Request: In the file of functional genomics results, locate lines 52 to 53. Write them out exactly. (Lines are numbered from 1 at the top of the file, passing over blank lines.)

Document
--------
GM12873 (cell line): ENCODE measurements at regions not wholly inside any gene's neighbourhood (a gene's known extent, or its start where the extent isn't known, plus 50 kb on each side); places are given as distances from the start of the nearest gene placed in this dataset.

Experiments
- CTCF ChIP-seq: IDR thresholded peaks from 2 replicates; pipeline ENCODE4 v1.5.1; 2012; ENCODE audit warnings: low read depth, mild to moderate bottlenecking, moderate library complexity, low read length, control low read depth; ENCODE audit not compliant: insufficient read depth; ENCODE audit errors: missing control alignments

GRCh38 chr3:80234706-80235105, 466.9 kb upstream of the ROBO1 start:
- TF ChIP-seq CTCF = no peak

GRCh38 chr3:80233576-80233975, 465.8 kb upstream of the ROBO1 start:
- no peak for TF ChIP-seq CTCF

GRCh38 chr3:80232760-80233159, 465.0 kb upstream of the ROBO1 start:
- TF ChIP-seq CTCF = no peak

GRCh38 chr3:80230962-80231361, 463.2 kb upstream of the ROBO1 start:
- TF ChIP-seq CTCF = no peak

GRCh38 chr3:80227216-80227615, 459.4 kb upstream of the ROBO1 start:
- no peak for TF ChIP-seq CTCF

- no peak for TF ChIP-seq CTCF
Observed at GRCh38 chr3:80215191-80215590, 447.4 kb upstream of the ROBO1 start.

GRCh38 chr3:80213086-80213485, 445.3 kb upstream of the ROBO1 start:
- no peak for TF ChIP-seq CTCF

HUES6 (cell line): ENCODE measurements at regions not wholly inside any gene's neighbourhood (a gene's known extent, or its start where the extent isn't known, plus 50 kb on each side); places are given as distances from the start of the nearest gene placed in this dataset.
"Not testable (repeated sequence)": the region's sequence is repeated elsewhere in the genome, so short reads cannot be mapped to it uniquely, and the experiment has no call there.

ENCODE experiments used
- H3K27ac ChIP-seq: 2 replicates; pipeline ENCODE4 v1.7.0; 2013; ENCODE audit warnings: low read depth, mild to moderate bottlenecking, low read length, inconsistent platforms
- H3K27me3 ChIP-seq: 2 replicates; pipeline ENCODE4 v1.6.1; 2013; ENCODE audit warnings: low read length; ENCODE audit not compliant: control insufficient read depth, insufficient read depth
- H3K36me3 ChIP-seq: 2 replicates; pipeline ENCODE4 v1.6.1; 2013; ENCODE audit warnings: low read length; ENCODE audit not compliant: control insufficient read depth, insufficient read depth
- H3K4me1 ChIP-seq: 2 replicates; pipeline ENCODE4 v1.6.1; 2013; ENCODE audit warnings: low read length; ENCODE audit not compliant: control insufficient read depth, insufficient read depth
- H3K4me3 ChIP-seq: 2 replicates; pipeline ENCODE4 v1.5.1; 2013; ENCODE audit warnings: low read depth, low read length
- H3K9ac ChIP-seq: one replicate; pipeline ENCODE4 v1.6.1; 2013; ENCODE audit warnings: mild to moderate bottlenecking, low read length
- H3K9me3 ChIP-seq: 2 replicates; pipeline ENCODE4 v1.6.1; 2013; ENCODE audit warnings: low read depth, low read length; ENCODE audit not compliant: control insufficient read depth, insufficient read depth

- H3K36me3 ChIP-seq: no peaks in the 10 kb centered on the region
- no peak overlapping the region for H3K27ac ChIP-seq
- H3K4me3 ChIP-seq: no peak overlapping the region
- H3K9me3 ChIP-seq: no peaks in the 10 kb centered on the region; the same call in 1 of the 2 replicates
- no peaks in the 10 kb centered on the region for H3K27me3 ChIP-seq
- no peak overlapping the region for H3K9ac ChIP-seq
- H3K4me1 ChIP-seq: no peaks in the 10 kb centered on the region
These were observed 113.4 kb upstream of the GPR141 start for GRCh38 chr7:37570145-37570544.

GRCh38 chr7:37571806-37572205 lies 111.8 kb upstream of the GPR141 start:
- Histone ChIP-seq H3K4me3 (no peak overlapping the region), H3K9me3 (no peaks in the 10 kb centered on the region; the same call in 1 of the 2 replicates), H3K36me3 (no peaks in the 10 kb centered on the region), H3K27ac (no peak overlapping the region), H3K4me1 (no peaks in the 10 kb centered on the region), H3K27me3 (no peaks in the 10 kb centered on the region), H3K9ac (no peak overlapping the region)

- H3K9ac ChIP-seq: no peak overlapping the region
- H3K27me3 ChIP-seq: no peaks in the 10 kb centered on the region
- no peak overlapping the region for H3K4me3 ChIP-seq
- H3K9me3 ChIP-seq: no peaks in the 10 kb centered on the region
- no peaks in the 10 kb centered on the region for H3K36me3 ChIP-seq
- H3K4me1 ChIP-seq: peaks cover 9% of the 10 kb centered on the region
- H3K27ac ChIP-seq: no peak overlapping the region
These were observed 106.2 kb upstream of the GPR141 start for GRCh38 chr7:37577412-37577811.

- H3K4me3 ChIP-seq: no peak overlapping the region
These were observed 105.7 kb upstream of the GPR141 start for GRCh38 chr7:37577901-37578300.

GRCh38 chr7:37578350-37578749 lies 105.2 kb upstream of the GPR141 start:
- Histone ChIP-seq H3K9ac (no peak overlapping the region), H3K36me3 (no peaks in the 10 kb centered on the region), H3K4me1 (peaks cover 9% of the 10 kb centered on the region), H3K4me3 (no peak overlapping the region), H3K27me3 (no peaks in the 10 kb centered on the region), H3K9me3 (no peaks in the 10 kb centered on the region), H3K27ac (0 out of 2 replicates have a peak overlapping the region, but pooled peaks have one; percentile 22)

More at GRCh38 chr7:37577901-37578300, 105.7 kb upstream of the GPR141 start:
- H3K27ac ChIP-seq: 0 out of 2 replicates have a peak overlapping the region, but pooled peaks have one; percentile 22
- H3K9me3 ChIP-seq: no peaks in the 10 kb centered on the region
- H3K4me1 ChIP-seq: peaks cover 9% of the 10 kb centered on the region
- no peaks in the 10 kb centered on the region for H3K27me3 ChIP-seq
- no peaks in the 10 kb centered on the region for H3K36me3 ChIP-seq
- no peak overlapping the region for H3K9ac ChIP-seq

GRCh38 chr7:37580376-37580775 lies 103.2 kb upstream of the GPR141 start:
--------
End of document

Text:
- H3K9me3 ChIP-seq: no peaks in the 10 kb centered on the region
- H3K4me1 ChIP-seq: peaks cover 9% of the 10 kb centered on the region